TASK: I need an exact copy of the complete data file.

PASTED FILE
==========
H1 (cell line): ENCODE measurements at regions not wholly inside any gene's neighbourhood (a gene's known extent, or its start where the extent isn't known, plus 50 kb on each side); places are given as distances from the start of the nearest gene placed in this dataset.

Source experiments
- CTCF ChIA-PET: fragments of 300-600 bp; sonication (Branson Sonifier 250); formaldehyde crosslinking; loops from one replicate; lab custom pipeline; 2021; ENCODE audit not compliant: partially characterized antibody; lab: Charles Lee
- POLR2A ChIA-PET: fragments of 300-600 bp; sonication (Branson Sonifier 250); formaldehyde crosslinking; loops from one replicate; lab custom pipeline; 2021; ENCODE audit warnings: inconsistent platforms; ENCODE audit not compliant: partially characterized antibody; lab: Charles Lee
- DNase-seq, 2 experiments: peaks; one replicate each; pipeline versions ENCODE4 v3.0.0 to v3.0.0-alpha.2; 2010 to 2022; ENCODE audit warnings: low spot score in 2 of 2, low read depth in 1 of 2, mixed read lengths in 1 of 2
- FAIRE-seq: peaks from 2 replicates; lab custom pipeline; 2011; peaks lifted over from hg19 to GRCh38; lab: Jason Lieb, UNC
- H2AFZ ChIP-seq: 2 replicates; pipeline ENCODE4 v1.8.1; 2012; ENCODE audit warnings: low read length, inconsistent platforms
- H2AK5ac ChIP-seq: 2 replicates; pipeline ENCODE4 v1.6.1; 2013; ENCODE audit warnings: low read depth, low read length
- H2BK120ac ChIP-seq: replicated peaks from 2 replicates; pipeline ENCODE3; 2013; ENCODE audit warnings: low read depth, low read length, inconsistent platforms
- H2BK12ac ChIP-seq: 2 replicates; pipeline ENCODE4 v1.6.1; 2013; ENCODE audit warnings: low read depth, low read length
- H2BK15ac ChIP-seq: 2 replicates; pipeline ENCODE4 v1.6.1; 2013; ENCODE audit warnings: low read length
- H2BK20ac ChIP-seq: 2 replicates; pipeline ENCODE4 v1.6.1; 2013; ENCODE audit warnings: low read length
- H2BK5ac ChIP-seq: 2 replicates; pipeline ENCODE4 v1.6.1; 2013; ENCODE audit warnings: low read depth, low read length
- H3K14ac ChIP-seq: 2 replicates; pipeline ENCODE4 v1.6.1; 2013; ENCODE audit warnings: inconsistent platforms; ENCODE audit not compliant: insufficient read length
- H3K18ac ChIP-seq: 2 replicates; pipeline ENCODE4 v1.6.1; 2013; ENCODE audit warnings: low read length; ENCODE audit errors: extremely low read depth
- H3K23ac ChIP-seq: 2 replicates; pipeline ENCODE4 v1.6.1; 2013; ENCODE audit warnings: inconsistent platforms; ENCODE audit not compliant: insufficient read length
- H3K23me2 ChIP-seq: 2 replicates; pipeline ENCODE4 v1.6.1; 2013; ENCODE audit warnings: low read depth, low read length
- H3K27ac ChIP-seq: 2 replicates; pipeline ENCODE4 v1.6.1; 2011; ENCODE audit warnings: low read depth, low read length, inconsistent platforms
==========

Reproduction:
H1 (cell line): ENCODE measurements at regions not wholly inside any gene's neighbourhood (a gene's known extent, or its start where the extent isn't known, plus 50 kb on each side); places are given as distances from the start of the nearest gene placed in this dataset.

Source experiments
- CTCF ChIA-PET: fragments of 300-600 bp; sonication (Branson Sonifier 250); formaldehyde crosslinking; loops from one replicate; lab custom pipeline; 2021; ENCODE audit not compliant: partially characterized antibody; lab: Charles Lee
- POLR2A ChIA-PET: fragments of 300-600 bp; sonication (Branson Sonifier 250); formaldehyde crosslinking; loops from one replicate; lab custom pipeline; 2021; ENCODE audit warnings: inconsistent platforms; ENCODE audit not compliant: partially characterized antibody; lab: Charles Lee
- DNase-seq, 2 experiments: peaks; one replicate each; pipeline versions ENCODE4 v3.0.0 to v3.0.0-alpha.2; 2010 to 2022; ENCODE audit warnings: low spot score in 2 of 2, low read depth in 1 of 2, mixed read lengths in 1 of 2
- FAIRE-seq: peaks from 2 replicates; lab custom pipeline; 2011; peaks lifted over from hg19 to GRCh38; lab: Jason Lieb, UNC
- H2AFZ ChIP-seq: 2 replicates; pipeline ENCODE4 v1.8.1; 2012; ENCODE audit warnings: low read length, inconsistent platforms
- H2AK5ac ChIP-seq: 2 replicates; pipeline ENCODE4 v1.6.1; 2013; ENCODE audit warnings: low read depth, low read length
- H2BK120ac ChIP-seq: replicated peaks from 2 replicates; pipeline ENCODE3; 2013; ENCODE audit warnings: low read depth, low read length, inconsistent platforms
- H2BK12ac ChIP-seq: 2 replicates; pipeline ENCODE4 v1.6.1; 2013; ENCODE audit warnings: low read depth, low read length
- H2BK15ac ChIP-seq: 2 replicates; pipeline ENCODE4 v1.6.1; 2013; ENCODE audit warnings: low read length
- H2BK20ac ChIP-seq: 2 replicates; pipeline ENCODE4 v1.6.1; 2013; ENCODE audit warnings: low read length
- H2BK5ac ChIP-seq: 2 replicates; pipeline ENCODE4 v1.6.1; 2013; ENCODE audit warnings: low read depth, low read length
- H3K14ac ChIP-seq: 2 replicates; pipeline ENCODE4 v1.6.1; 2013; ENCODE audit warnings: inconsistent platforms; ENCODE audit not compliant: insufficient read length
- H3K18ac ChIP-seq: 2 replicates; pipeline ENCODE4 v1.6.1; 2013; ENCODE audit warnings: low read length; ENCODE audit errors: extremely low read depth
- H3K23ac ChIP-seq: 2 replicates; pipeline ENCODE4 v1.6.1; 2013; ENCODE audit warnings: inconsistent platforms; ENCODE audit not compliant: insufficient read length
- H3K23me2 ChIP-seq: 2 replicates; pipeline ENCODE4 v1.6.1; 2013; ENCODE audit warnings: low read depth, low read length
- H3K27ac ChIP-seq: 2 replicates; pipeline ENCODE4 v1.6.1; 2011; ENCODE audit warnings: low read depth, low read length, inconsistent platforms